In this context, the purely promotional segments on Sunday — a long plug for the Academy museum, a creaky salute to Warner Bros.’ 100th anniversary — felt right at home but also, in their reinforcement of the show’s lumpen unremarkableness, more irritating than ever.
And seemingly harmless attempts to signal virtue can backfire, as in Kimmel’s awkward and eventually condescending exchange with Malala Yousafzai.
As always, there were moments that pierced the veil. The victory of “Navalny” in the documentary feature category, while its subject, the dissident Alexei Navalny, languishes in a Russian prison, was indelible. Julia-Louis Dreyfus and Paul Dano were polished and funny in their presentation of costume design; the award’s winner, Ruth Carter of “Black Panther: Wakanda Forever,” movingly invoked her mother, who had just died at the age of 101, asking the actor Chadwick Boseman to look for her in the afterlife. Yeoh, given carte blanche to emote, showed that feeling could be conveyed in an acceptance speech that was largely polished and non-self-aggrandizing.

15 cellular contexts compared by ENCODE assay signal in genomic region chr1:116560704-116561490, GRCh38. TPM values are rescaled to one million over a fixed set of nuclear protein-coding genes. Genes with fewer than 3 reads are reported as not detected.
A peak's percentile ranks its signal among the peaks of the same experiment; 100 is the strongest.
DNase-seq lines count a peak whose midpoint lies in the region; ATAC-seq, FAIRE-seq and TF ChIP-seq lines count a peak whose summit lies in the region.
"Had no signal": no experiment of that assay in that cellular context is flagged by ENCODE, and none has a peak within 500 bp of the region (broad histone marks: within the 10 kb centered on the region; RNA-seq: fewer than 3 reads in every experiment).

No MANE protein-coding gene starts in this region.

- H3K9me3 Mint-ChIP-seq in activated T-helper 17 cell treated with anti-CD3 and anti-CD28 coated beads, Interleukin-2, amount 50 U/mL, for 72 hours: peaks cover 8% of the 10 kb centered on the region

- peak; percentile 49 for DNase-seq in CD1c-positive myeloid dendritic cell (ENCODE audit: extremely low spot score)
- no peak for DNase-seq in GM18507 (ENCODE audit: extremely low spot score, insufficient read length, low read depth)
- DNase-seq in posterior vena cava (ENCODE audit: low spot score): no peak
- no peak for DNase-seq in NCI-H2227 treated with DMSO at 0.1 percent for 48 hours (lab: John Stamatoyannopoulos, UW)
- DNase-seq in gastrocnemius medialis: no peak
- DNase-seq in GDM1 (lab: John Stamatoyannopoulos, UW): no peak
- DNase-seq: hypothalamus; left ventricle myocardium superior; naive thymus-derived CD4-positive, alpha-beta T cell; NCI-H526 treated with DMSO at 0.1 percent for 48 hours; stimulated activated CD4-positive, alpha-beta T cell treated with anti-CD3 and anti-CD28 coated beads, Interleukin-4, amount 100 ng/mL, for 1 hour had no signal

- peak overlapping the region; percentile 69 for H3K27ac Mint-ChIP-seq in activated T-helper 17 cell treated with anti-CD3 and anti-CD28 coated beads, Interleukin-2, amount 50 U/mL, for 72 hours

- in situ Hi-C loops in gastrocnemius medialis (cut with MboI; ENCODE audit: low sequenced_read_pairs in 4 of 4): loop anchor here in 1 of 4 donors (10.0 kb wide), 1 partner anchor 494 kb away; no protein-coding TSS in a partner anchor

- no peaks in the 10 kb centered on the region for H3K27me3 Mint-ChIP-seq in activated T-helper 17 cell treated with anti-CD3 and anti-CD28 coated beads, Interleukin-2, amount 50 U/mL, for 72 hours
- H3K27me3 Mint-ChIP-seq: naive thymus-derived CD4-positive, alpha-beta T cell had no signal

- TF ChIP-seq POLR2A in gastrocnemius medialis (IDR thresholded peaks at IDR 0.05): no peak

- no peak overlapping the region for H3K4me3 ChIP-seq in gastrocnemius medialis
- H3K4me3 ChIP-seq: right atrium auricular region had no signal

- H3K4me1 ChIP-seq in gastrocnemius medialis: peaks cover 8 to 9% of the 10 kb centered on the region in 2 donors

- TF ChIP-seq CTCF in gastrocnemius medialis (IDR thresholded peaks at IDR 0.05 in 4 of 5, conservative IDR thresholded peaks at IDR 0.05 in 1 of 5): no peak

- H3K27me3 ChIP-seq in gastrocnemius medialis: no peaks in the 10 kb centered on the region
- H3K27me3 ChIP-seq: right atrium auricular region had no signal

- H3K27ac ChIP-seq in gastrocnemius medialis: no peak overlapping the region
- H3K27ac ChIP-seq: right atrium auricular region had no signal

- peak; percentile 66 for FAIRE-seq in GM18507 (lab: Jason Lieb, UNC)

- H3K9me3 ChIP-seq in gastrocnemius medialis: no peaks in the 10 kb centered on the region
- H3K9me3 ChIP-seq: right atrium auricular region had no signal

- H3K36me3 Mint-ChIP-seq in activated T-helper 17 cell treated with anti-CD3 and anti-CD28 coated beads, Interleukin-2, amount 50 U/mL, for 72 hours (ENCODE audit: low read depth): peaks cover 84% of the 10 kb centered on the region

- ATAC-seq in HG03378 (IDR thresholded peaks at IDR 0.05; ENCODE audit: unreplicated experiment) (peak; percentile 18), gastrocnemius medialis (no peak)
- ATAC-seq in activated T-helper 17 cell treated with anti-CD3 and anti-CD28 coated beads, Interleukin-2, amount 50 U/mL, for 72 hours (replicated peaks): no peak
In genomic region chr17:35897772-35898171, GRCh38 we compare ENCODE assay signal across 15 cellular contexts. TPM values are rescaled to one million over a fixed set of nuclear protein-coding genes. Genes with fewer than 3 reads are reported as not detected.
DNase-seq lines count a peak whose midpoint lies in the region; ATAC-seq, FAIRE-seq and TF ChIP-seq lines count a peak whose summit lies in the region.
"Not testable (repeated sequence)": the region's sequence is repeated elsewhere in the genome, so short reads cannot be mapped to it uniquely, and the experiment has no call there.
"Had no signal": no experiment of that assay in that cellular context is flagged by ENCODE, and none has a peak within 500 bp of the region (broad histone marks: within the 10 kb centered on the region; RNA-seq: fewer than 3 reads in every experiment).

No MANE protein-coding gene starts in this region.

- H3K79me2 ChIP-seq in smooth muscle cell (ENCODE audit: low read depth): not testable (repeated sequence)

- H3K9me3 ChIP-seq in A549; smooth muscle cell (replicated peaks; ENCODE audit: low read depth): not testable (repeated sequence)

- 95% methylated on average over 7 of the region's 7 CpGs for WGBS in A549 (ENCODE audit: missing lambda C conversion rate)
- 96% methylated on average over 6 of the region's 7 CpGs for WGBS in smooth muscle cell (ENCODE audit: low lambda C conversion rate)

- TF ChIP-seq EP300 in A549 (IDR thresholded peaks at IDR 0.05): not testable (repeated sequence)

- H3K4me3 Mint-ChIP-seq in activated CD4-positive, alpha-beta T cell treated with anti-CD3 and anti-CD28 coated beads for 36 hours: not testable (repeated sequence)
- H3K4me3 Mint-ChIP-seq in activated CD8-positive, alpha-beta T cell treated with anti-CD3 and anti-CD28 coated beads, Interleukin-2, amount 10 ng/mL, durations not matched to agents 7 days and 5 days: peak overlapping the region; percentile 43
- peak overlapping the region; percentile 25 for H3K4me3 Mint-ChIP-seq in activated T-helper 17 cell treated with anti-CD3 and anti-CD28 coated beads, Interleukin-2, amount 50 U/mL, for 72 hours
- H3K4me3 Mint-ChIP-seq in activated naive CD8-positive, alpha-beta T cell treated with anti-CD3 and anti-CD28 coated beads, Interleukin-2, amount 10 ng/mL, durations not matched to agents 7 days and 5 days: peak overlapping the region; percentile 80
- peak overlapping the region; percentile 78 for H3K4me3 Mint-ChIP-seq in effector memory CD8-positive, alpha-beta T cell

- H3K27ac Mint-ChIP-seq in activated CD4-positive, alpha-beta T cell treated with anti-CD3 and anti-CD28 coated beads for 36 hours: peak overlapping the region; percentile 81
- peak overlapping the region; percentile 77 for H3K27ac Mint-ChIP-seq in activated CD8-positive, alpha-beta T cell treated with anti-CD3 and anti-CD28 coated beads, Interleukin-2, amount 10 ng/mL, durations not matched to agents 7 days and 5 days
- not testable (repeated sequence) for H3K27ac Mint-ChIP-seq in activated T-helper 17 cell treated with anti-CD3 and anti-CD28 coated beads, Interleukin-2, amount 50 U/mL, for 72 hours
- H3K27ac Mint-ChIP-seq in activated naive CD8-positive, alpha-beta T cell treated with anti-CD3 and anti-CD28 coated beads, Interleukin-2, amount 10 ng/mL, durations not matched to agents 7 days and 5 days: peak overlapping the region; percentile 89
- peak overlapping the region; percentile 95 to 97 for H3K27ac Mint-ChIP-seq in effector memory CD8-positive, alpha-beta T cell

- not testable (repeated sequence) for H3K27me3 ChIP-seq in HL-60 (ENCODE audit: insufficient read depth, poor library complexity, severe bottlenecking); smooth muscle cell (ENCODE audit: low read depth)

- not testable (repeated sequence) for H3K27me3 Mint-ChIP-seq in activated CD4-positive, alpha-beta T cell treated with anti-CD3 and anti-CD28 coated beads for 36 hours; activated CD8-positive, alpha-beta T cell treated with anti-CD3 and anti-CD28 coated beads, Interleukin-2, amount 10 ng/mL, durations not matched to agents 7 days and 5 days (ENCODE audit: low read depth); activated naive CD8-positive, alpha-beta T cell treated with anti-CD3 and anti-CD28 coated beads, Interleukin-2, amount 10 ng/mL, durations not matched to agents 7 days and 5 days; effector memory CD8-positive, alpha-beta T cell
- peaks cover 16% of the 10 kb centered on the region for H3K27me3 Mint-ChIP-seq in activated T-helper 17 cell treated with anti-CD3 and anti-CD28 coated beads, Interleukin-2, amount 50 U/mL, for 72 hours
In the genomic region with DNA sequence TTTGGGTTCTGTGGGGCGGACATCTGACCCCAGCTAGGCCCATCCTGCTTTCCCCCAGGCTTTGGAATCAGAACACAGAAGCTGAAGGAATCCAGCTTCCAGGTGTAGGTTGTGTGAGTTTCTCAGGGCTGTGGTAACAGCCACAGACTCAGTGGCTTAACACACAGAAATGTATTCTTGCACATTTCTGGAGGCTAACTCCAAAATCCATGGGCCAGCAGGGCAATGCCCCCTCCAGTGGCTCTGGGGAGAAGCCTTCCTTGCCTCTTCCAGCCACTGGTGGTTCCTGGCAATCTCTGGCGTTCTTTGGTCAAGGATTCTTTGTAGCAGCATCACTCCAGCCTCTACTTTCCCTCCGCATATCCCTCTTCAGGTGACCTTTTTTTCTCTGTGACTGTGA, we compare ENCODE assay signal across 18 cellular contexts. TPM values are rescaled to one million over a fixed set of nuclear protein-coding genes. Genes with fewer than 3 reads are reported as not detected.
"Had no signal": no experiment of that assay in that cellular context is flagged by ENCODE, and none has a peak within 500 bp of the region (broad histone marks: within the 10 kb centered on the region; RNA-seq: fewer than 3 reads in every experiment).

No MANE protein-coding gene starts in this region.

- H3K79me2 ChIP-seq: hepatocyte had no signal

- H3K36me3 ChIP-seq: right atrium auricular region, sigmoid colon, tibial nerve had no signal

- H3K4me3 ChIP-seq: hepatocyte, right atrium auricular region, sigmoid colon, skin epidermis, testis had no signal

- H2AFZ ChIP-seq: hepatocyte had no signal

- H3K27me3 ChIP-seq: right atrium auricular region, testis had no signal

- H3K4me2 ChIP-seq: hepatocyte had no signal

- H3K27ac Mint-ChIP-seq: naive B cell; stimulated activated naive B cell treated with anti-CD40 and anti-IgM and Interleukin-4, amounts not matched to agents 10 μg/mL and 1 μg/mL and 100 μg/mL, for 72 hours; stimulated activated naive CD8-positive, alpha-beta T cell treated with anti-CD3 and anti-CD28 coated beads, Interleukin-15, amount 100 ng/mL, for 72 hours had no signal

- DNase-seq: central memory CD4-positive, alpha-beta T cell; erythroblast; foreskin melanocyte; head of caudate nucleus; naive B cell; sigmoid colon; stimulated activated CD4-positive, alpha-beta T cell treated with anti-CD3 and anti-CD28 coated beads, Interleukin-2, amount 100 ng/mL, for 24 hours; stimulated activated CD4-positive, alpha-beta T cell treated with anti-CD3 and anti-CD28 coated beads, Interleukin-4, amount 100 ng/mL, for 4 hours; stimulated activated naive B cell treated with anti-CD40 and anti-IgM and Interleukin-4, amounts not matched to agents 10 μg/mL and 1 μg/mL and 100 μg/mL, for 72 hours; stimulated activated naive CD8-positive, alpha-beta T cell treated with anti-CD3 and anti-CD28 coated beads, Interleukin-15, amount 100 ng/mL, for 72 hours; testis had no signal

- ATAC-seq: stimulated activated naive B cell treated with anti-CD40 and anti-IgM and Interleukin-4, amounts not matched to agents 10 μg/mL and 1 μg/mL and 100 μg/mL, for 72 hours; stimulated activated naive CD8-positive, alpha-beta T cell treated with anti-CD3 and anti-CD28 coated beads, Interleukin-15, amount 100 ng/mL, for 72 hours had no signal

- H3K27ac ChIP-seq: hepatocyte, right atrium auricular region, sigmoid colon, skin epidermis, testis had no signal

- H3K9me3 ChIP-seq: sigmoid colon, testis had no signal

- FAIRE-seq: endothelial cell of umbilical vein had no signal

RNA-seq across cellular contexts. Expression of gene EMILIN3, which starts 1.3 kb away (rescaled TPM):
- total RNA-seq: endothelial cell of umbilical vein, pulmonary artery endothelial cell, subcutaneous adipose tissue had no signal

David Byrne injected a welcome note of weirdness, if not musicality, in the performance of the best-song nominee “This Is a Life” from “Everything Everywhere All at Once.” The production number “Naatu Naatu” from “RRR,” Lady Gaga’s unplugged performance of “Hold My Hand” from “Top Gun: Maverick” and Rihanna’s rendition of “Lift Me Up” from “Black Panther: Wakanda Forever” were unimpeachably professional. But the musical highlight of the night was undoubtedly the snatch of the Carpenters’ “Top of the World” sung by the composer M.M. Keeravani when “Naatu Naatu” won best song.
When Kimmel wasn’t forced to ad-lib, he and his writers were generally on point. A call for audience votes on whether Robert Blake should be included in the In Memoriam segment was slyly handled. (He wasn’t.) A joke about the editing of footage from the Jan. 6, 2021 attack on the Capitol didn’t mention Tucker Carlson or Fox News but made its point.
The good moments, however, couldn’t change my sense that the modern Oscars have become something more to be endured than enjoyed. If you wanted a glimpse of the zeitgeist on Sunday night, HBO (“The Last of Us”) and TLC (“MILF Manor”) were the places to look.